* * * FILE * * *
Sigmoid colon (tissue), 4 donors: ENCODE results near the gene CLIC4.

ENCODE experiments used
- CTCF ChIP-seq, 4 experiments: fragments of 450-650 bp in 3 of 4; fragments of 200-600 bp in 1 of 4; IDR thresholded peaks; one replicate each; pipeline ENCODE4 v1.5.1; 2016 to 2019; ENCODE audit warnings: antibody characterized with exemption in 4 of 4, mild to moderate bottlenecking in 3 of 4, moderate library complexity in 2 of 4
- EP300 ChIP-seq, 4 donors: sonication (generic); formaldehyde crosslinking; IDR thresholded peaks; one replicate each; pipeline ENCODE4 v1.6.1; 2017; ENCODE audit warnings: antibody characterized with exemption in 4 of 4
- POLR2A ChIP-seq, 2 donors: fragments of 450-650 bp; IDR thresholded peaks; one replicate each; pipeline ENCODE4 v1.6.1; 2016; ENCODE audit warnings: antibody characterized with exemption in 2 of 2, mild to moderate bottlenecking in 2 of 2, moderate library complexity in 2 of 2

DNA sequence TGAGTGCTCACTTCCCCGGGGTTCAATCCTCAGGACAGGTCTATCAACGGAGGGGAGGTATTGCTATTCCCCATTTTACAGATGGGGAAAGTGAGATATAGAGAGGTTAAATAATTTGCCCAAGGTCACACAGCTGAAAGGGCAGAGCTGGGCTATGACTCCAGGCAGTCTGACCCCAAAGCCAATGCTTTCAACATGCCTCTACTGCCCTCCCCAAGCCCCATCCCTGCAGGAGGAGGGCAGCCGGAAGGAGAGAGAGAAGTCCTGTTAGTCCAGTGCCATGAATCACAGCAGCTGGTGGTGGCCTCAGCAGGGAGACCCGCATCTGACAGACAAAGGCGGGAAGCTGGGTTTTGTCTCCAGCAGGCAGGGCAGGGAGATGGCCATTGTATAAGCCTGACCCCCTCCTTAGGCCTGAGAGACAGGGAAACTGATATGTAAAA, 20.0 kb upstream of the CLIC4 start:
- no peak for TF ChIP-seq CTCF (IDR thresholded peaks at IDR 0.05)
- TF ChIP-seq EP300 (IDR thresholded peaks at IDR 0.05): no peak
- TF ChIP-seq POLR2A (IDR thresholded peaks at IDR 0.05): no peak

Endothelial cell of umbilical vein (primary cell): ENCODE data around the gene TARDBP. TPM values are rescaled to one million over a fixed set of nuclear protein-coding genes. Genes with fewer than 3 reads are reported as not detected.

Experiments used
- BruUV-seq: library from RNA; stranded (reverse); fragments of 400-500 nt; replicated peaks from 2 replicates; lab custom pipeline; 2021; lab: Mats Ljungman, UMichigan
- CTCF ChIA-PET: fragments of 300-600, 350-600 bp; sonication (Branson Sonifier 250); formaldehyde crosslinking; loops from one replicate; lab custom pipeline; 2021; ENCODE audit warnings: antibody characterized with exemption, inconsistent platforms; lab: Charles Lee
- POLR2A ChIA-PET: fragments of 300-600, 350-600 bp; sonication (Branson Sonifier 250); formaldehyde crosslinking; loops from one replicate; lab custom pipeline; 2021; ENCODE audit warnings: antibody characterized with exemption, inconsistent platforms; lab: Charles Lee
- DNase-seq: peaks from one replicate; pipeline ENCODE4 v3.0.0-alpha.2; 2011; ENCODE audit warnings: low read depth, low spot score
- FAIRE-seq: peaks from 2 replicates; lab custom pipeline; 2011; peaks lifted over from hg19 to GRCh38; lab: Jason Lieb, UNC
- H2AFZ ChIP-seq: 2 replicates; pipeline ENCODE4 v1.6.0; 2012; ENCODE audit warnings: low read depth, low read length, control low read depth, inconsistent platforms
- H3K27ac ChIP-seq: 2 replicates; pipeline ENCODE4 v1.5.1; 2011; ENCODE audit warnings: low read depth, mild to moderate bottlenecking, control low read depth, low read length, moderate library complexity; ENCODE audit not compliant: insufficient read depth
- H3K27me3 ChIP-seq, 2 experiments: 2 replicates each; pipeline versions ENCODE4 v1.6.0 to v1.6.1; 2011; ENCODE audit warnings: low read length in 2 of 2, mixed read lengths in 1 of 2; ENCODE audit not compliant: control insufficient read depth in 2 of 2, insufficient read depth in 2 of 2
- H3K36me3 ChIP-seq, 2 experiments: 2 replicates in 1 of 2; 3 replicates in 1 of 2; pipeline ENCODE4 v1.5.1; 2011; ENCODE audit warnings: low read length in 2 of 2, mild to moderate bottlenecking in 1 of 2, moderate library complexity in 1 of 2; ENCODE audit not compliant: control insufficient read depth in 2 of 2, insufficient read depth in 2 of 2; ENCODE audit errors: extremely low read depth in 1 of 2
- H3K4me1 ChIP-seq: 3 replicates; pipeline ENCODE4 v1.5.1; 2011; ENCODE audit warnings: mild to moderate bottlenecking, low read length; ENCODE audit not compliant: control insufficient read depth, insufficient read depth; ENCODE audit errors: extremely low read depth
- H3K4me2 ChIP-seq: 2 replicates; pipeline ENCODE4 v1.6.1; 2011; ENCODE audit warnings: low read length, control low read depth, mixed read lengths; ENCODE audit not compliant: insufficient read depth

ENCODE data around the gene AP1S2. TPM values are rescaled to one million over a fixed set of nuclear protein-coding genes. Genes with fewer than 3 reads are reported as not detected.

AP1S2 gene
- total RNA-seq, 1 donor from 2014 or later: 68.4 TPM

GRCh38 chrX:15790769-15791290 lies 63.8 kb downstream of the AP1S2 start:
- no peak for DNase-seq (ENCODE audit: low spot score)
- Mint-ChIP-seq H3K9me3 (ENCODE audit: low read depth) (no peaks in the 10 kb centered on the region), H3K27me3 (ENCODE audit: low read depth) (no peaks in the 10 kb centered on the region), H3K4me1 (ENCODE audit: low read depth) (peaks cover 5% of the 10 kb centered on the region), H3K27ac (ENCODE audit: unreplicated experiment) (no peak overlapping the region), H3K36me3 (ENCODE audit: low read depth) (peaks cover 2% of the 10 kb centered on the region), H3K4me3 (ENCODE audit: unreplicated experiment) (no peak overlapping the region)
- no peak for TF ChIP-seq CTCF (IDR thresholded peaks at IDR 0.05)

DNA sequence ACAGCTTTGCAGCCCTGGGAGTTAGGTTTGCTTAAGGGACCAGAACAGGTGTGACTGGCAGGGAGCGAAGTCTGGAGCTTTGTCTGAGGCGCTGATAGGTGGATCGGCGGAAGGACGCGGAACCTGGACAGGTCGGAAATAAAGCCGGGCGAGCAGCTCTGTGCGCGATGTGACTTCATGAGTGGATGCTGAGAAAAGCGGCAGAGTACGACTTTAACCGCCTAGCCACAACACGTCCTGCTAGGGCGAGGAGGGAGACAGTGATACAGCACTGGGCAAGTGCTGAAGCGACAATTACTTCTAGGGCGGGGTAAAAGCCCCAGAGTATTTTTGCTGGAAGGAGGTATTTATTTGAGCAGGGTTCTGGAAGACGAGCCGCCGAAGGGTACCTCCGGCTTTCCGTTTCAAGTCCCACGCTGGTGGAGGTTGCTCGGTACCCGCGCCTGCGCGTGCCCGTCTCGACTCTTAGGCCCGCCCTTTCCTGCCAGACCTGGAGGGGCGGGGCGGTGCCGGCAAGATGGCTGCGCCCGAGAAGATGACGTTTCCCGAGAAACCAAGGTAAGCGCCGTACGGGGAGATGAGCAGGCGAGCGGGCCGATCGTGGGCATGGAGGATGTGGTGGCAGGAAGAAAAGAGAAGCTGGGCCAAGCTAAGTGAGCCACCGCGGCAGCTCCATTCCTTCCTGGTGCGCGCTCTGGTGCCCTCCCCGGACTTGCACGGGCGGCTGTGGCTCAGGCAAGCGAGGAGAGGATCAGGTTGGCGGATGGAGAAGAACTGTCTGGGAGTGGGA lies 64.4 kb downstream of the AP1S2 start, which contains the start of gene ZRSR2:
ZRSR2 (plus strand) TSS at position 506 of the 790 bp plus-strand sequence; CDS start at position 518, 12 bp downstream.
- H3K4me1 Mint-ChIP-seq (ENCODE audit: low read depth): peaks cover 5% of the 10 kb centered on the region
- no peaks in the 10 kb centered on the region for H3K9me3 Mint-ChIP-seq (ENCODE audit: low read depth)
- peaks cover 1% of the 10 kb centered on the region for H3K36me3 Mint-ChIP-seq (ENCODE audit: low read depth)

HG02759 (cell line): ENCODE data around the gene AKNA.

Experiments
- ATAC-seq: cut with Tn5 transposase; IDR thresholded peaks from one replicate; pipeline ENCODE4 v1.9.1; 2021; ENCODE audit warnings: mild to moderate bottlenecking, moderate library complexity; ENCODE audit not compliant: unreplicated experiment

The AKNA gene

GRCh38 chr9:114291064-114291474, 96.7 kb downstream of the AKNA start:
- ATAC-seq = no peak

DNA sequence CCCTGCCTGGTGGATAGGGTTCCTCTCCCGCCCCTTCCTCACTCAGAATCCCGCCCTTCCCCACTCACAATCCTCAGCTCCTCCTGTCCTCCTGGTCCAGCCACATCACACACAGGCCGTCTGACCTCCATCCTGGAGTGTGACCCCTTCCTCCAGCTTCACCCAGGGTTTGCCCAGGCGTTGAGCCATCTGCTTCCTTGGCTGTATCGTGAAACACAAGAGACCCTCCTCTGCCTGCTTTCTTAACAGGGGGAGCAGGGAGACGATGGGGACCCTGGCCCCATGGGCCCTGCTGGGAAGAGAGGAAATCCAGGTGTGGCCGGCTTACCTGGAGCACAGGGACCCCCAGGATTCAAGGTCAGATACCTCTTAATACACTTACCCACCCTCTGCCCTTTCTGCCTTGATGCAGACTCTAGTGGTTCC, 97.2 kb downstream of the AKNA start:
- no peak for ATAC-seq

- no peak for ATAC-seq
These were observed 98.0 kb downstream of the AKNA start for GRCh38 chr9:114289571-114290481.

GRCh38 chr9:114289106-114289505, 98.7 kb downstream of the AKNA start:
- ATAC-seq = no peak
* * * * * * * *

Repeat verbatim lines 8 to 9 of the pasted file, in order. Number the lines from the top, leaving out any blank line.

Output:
- TF ChIP-seq EP300 (IDR thresholded peaks at IDR 0.05): no peak
- TF ChIP-seq POLR2A (IDR thresholded peaks at IDR 0.05): no peak